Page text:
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Sermon for the Sixth Sunday of Easter

    May 09, 2021

    Passage: John 15:9-17

    Preacher: Rob Donehue


    Sermon for the Sixth Sunday of Easter
    May 9th, 2021
    St. Anne’s, Conway SC

    Acts 10:44-48 1 John 5:1-6 John 15:9-17

    I hope you all will indulge me this morning. I’d like to share a personal story. As some of you know, I was pretty heavily involved in the bishop search process that culminated last Saturday with the election of Ruth Woodliff-Stanley. There was a good bit of work that went into it, so last Sunday after church, Davis and I loaded up and went to the beach with David for a couple of days; a mini-vacation of sorts. And it was superb. David is at an age where he kind of knows what the beach is and is absolutely amazed by all of it. It’s fun to see the world through his eyes; where all of the sensory experiences are new and exciting for him. And if I were ever asked to give an example of witnessing pure joy, I’d have to say it would be watching him as he took handfuls of sand and let it run through his fingers. Or seeing his expression as he watched pelicans diving into the ocean.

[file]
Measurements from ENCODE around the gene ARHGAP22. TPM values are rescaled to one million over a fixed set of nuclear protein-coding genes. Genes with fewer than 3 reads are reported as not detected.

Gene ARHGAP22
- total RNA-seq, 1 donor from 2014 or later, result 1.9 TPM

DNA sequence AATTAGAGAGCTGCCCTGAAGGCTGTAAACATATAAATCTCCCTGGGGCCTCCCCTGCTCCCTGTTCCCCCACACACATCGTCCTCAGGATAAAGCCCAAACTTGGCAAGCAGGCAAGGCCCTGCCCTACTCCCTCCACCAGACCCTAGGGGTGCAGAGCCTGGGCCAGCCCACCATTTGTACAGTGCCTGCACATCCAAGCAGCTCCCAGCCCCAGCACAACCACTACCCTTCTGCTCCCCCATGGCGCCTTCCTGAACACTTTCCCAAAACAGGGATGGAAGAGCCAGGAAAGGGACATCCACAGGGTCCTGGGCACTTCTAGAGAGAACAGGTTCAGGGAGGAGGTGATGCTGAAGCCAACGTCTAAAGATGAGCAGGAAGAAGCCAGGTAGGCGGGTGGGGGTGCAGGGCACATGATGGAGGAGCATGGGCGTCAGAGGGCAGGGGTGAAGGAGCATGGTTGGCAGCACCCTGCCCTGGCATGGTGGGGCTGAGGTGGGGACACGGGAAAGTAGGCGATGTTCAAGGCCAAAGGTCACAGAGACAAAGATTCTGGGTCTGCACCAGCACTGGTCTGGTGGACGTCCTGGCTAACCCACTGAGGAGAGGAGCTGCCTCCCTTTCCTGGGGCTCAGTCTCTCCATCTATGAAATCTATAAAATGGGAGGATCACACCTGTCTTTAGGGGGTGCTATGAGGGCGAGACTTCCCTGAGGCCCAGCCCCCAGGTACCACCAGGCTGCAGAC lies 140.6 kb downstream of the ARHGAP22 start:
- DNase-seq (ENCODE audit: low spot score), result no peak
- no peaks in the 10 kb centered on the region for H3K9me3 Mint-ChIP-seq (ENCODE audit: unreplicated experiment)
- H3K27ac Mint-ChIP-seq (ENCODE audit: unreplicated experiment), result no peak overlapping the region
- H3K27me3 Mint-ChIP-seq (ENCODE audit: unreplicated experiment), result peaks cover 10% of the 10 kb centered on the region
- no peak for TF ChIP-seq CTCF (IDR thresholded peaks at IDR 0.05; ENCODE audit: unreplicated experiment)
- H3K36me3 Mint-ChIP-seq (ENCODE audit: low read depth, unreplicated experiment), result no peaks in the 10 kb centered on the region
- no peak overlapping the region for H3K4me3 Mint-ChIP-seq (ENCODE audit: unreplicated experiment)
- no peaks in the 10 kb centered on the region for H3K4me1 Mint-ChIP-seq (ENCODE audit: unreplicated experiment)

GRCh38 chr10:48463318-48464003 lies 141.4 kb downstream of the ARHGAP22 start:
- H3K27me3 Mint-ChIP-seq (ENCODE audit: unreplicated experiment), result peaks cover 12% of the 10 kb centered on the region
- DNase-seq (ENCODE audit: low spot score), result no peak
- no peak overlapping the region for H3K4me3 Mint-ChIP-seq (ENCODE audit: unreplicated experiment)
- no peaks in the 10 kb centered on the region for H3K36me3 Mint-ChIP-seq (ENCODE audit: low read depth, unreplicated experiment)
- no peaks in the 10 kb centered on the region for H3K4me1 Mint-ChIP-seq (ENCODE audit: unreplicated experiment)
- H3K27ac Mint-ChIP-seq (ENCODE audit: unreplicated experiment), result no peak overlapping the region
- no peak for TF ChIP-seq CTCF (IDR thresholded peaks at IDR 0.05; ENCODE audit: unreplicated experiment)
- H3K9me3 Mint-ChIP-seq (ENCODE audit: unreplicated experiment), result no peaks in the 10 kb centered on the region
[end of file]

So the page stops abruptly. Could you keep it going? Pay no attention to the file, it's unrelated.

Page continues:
On Monday, we took David down to the beach, and we were sitting on the sand right at the tide line. We were digging around in the sand, and the water would come right up to us, bringing with it all sorts of shell fragments. And we’d pick up a handful of sand and shells and then let the receding water wash them away. All to the repeated sound of “Oooooooooh!” from an enthralled toddler. And then as one influx of water came in, I saw in my hand a tiny little shell, about the size David’s thumbnail. It was a nearly flat shell - one half of some sea mollusk shell, and it was strikingly beautiful. Pure white flecked with deep coral red, and strong though impossibly thin.  I managed to pick it out and hang on to it, and I showed it to Davis, who was equally impressed by it. We then showed it to David. I guess he thought it was a tasty morsel because he promptly tried to eat it, so I took it back and then let the oncoming water wash it away.